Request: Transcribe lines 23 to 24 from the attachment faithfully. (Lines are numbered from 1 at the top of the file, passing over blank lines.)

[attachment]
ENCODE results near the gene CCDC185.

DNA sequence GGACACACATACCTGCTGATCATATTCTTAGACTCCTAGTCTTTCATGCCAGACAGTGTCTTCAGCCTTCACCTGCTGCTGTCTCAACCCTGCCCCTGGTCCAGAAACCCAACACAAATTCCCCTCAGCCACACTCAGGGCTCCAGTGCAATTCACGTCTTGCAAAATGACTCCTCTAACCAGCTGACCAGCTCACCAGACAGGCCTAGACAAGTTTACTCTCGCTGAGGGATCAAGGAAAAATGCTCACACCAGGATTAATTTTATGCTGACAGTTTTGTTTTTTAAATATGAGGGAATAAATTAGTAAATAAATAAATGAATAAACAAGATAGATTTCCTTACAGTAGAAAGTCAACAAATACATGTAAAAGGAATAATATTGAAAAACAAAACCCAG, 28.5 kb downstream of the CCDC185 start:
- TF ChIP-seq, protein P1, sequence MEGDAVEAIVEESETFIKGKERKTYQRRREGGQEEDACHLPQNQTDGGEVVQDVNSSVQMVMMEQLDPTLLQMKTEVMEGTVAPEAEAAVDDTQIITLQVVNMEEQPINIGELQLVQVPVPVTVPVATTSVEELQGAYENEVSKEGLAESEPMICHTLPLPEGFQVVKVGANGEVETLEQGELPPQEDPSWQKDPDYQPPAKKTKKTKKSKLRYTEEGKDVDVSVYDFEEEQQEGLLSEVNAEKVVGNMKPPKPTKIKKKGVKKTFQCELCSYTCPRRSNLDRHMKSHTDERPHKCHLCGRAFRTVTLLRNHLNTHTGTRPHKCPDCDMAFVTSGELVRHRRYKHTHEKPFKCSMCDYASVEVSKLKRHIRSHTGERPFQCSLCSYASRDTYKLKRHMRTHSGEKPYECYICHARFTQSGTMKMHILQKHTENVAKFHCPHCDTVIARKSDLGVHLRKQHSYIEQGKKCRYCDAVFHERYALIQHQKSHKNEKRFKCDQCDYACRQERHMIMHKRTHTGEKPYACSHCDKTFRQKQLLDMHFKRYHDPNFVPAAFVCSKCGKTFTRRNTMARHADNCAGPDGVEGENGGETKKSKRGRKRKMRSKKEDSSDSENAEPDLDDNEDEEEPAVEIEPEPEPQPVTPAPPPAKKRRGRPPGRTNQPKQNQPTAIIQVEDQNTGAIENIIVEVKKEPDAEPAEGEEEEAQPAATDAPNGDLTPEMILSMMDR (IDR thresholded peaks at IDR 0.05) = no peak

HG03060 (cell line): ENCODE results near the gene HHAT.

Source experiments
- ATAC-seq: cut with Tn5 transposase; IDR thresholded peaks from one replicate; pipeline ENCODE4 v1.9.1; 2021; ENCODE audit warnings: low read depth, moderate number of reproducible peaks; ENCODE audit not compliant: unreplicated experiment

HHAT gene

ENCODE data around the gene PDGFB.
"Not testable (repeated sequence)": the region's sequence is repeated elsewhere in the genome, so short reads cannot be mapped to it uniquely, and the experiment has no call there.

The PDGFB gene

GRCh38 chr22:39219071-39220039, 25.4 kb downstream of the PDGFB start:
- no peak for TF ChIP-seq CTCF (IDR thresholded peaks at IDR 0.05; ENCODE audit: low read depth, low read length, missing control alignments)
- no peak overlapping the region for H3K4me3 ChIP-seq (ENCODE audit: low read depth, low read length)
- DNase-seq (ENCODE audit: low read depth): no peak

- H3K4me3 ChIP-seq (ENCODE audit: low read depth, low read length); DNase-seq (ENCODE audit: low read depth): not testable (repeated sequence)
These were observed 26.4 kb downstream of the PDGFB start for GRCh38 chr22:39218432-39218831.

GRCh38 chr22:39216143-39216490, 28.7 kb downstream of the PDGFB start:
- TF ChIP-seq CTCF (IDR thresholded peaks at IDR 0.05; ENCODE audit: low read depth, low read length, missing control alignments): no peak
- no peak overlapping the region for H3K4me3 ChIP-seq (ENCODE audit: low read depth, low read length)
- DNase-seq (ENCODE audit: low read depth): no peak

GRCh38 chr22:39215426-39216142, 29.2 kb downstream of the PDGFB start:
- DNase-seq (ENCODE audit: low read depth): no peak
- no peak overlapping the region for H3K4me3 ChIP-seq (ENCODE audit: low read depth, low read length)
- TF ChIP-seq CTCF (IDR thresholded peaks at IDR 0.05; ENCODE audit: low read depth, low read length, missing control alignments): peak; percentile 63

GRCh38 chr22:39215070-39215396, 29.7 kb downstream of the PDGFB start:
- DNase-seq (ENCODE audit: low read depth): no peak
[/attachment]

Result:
- no peak overlapping the region for H3K4me3 ChIP-seq (ENCODE audit: low read depth, low read length)
- TF ChIP-seq CTCF (IDR thresholded peaks at IDR 0.05; ENCODE audit: low read depth, low read length, missing control alignments): peak; percentile 63